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Nutrition, Health and Education _ Migration

Check out our latest work on:     > Baby Nutrition        > Uncorrected Vision         > Intestinal Worms        > Text Messaging for Health Health & Education: What's the Link...
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Seeing is Learning - Access to Vision Care: Rural vs. Urban

Eyeglass ownership among migrant children is as low as it is with rural children REAP’s research on uncorrected vision in both rural and urban settings reveal a high percentage of China’s rural and...
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Policy Related Research - REAP 2013

Official Policy Briefs(Submitted to China’s State Council) Research and Policy Recommendations on the Situation of Infant Malnutrition and Underdevelopment in Poor AreasAdvisory for Implementing a...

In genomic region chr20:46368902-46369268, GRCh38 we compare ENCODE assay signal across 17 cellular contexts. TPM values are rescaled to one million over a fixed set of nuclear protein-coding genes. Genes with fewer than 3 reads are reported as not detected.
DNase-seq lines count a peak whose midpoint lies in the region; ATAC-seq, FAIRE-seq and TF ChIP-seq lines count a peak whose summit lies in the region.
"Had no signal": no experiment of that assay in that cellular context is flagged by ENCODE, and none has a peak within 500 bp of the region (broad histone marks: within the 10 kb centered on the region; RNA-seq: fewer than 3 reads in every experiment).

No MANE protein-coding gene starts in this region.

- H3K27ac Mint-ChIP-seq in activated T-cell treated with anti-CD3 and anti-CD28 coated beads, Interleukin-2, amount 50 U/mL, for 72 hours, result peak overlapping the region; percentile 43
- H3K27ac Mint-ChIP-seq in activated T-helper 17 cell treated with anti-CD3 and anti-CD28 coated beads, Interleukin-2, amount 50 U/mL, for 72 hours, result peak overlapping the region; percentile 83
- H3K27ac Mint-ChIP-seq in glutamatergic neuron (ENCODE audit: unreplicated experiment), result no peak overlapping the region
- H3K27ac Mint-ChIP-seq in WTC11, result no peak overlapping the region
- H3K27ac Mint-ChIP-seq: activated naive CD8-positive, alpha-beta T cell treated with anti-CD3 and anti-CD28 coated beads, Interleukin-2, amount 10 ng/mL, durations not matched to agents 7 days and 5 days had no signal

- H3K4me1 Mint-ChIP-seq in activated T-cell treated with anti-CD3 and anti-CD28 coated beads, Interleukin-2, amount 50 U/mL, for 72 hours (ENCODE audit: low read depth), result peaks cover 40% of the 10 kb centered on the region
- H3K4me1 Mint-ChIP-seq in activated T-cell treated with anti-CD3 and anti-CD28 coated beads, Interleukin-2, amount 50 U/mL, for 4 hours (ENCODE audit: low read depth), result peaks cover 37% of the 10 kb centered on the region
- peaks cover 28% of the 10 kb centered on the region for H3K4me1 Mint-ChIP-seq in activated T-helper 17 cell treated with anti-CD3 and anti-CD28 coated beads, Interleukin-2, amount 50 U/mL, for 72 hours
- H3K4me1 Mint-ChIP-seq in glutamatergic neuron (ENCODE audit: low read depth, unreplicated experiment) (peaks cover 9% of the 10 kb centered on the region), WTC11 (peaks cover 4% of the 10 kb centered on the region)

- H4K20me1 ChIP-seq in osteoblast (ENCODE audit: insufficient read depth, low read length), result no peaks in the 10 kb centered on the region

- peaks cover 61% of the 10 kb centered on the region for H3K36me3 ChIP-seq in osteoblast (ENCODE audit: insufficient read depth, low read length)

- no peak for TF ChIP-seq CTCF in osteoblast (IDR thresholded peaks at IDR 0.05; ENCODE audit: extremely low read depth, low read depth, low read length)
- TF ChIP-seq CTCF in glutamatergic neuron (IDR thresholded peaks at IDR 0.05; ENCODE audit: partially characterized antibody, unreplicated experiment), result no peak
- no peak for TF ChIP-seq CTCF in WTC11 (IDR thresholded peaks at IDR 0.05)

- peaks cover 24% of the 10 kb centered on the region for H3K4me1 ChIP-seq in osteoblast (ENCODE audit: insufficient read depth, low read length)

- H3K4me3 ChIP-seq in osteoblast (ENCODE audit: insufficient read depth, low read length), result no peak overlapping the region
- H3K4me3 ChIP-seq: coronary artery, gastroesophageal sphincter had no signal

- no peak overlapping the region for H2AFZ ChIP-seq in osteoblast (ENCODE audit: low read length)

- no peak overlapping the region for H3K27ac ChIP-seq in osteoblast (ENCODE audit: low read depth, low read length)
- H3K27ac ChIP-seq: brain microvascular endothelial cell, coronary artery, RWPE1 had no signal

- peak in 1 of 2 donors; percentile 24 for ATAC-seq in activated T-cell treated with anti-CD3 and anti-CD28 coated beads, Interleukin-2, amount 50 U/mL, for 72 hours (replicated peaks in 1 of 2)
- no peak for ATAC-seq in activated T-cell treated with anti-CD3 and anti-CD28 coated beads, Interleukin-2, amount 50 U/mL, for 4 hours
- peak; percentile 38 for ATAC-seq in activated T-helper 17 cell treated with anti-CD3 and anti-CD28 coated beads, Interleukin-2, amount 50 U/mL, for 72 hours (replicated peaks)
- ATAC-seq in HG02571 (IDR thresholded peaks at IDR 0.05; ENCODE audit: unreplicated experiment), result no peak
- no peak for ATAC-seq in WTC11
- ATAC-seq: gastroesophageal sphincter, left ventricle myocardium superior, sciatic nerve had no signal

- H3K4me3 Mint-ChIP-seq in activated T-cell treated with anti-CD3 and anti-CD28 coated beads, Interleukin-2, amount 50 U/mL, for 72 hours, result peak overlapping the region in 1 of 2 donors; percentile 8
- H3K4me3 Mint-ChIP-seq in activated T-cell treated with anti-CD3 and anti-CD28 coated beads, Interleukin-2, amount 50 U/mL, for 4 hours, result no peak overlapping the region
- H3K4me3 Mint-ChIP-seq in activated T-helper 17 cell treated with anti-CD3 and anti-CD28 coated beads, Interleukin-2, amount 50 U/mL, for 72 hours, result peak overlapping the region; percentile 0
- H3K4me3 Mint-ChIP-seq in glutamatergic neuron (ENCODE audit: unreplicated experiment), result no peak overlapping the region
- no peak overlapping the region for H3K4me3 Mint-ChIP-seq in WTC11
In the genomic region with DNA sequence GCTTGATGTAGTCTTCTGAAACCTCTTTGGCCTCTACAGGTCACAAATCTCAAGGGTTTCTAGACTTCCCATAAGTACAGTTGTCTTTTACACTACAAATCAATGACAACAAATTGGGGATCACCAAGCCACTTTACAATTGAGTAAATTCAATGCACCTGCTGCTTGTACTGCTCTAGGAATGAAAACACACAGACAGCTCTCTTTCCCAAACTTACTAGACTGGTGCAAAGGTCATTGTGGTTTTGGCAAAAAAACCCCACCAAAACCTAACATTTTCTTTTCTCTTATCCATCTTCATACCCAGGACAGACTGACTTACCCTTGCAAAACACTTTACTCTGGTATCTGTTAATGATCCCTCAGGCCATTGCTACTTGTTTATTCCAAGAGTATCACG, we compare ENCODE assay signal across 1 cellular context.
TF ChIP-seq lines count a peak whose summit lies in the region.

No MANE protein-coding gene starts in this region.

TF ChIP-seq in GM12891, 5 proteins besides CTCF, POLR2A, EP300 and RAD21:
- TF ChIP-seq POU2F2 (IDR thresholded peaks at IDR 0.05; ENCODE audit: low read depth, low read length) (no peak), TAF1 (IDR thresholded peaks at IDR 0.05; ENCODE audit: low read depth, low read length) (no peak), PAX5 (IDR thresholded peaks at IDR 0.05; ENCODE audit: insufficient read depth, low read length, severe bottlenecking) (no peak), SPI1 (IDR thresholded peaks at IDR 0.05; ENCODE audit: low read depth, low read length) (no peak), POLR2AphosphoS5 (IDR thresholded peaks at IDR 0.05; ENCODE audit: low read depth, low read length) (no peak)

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Intestinal Worms

Poor sanitation breeds trouble. Intestinal worms are a significant public health problem in many developing countries, with about one quarter of the world’s population infected.
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Paying for Performance

There is a strong relationship between poor health and the achievement gap. Gaping rural-urban inequality is a major challenge facing the rapidly developing Chinese society today.
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Baby Malnutrition and Developmental Delays in Rural China

Left behind by the rapid growth of the Chinese economy in large cities, Stanford researchers find that the average baby in rural China is malnourished and developmentally dealyed.
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Text Messaging for Health

The success of multivitamin supplement programs often requires participation from families.
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Best Buy Toolkit for Health

Migrant children in a suburb outside Beijing Over the years, the Rural Education Action Project (REAP) has shown that young children at elementary schools across poor parts of rural China suffer...